The sun heats up my tent like an oven, awakening me from my deep sleep. I am comfortable and content, but my feelings of comfort do not come from my old worn down cot or my dust covered blankets. As I sit up and inhale, I feel the hot, dusty air dry up my mouth and throat. I look to my right and see my best friend, an unshowered “burner girl” with a bandana covering her mouth and nose, sitting up on her cot. She hands me my water bottle and tells me to drink some water, I tell her to do the same. I feel my insides soak up my first sips of water like a sponge. I surrender myself to water, knowing that without it, I wouldn’t survive half a day marinating in the desert’s hot sun and inhaling its dry and dusty air.
I roll out of my cot and prepare myself for the day. The luxury of a shower is a distant memory, but I do not miss it as I wash my sticky skin with baby wipes. I put on my clothes for the day, a floral corset paired with lace underwear, and step outside of my tent. The sun is already high and the blue sky is bright and endless. I share a quick breakfast with my friend, who is new to the city and intoxicated with its indescribable perfection. We get on our fur-covered bikes and begin our journey through the streets of Black Rock City.
The streets are wide and busy. There are no lanes and people on bikes and on foot move freely without direction. I smile and wave to everyone I pass, as if seeing an old friend for the first time. I am connected to each person in the city. It is the city that connects us; we are all children of the desert. I smell hot coffee and breakfast cooking, and a bare-chested woman in a tutu and a sunhat offers my friend and I a meal. We want to stop and chat, but this morning, we are on a mission, so we continue to pedal down the road.
The roads finally end and we stop to look at the open playa. I squint my eyes as I look at the miles of desert, scattered with mountainous art installations and flowing with the childlike people of Black Rock City. My friend and I are speechless as we watch the heart of our city. I hear its heartbeat, an indescribable combination of sounds that make up one flowing beat. In the distance, I see our destination, the temple of Burning Man. Even from far away, the temple is beautiful and serene. It is large and isolated from the hustle and bustle of the city. I see a dust storm ahead and my legs are sore and weak from pedaling, but the sight of the temple encourages me to continue on.
We finally arrive at the temple and park our bikes among the hundreds of others. My friend and I smile at one another and walk separate ways. I walk around in silence, feeling in sync with each person around me. I look at the walls, which are covered with pictures and words expressing the sorrows and joys of the city. I pick up a pen to write a small message to my pain from the past year and my fears of the future. My message seems small and insignificant to others. I look around and see men and women mourning deaths, divorces, and loss. I also see uplifting celebrations of growth, new love, and various rites of passage.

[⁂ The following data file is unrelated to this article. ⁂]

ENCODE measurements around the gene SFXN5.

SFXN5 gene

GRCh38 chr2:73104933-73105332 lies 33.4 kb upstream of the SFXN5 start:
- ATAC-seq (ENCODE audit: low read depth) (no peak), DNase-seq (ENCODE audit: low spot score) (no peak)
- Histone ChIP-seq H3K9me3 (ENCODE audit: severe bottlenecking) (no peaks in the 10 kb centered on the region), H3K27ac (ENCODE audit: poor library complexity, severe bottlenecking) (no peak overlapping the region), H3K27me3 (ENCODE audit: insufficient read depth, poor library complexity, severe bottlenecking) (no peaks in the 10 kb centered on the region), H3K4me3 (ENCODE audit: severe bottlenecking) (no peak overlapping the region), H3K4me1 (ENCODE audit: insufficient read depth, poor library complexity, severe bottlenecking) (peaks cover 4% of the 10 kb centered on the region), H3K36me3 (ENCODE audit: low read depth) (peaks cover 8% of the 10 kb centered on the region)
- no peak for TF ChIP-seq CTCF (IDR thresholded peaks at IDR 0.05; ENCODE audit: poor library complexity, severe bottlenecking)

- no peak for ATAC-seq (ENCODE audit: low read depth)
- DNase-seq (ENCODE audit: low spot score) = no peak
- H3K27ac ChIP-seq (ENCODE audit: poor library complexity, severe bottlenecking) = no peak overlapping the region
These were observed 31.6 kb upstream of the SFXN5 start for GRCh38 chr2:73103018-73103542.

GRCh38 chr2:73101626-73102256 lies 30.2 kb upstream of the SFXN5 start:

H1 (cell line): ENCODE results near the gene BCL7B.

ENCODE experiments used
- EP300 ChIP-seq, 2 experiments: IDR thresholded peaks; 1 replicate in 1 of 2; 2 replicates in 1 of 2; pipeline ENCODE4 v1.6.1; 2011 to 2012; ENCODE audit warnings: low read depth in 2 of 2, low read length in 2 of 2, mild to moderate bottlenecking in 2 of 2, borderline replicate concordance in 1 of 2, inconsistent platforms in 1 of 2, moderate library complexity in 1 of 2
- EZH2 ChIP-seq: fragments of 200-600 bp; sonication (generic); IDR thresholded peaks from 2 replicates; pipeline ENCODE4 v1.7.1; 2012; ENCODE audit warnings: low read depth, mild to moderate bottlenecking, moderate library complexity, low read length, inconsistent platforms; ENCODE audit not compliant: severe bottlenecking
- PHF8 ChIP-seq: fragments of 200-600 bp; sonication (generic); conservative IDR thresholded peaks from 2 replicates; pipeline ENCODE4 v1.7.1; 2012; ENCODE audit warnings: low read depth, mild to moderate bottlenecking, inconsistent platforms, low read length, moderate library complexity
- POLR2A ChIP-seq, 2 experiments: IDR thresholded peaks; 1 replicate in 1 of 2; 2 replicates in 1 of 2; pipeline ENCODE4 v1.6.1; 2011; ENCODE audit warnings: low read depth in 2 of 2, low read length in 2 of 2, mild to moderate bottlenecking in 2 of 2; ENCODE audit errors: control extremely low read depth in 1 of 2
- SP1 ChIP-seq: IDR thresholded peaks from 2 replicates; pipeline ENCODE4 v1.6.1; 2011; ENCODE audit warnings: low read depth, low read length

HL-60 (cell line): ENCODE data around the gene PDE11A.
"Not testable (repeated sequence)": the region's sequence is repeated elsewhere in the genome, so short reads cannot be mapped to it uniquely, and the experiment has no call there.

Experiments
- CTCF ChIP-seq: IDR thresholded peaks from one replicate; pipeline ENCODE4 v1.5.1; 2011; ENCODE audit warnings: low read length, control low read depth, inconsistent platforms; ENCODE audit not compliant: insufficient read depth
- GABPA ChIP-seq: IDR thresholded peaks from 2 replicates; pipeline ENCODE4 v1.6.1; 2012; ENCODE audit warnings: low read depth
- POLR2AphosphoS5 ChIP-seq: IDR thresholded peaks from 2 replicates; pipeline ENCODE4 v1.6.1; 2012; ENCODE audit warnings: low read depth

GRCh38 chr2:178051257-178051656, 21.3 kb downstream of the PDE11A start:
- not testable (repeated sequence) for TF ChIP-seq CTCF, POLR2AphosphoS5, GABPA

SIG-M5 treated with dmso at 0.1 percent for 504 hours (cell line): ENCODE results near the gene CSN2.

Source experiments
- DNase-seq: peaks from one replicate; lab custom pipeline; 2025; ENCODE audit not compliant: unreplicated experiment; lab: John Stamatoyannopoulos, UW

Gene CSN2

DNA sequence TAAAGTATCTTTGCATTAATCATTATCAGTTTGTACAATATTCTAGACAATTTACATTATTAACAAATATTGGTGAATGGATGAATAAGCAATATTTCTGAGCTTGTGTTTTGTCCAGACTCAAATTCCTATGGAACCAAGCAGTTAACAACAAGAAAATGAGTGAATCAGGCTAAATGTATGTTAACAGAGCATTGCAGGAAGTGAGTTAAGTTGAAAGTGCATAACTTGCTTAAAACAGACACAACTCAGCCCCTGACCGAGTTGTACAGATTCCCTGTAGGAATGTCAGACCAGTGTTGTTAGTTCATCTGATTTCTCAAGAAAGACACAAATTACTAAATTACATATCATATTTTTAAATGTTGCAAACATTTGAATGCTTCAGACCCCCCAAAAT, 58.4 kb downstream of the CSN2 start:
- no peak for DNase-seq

As I enter the largest and most central room of the temple, I am greeted with a beautiful fusion of bells and drums creating a harmonious love song. The people sprawled out on the ground create a labyrinth of still bodies. Beneath the bells and drums I hear prayers and chants. I lie down among my brothers and sisters of Black Rock City and close my eyes. The ground is hard and rough, but I only notice for a moment before sinking into the earth. As I surrender my frantic mind to the temple, I feel a peaceful stillness radiate through me. I feel safe and secure within the walls of the temple, and experience a connection to my surroundings and myself that I have never felt before. I know this is where I belong.
A few days later, I celebrate my last day in the city by watching the temple burn to the ground. I stand in perfect silence with the 60,000 residents of Black Rock City as we watch our fears and sorrows burn. We release them together as we watch the smoke rise and the temple fall. A structure that once looked so delicate and simple now appears strong and sturdy, as it fights to stand tall against the flames.
I close my eyes and remember my first day in Black Rock City, just one week prior. As I entered the gates of the city, citizens of Black Rock enthusiastically greeted me. “Welcome home!” they exclaimed, before embracing me in an excited hug. I open my eyes as I hear a section of the temple crash to the ground. My face is hot from the massive flames and I momentarily turn away, allowing the cool air of the desert night to calm my burning cheeks. I play back the words I heard my first day in the city. Welcome home. I am sad knowing that tomorrow I will have to return to my life of normalcy, but my weeklong stay has left something powerful and magical inside of me.
While I am only able to experience Black Rock City for one week out of each year, it is where I feel most at home. In times of frustration and confusion, I close my eyes and recall my home. I remember inhaling the dusty air and the soft breeze cooling my sun soaked skin. I remember the tranquil feelings of peace and harmony I felt at temple, and the heat I felt as I watched it burn. Most importantly, I remember the people, my brothers and sisters of Black Rock City. While we only assemble for one week of the year, it is comforting to know that I have 60,000 soul mates spread all over the world who share the same home.
by madison boscole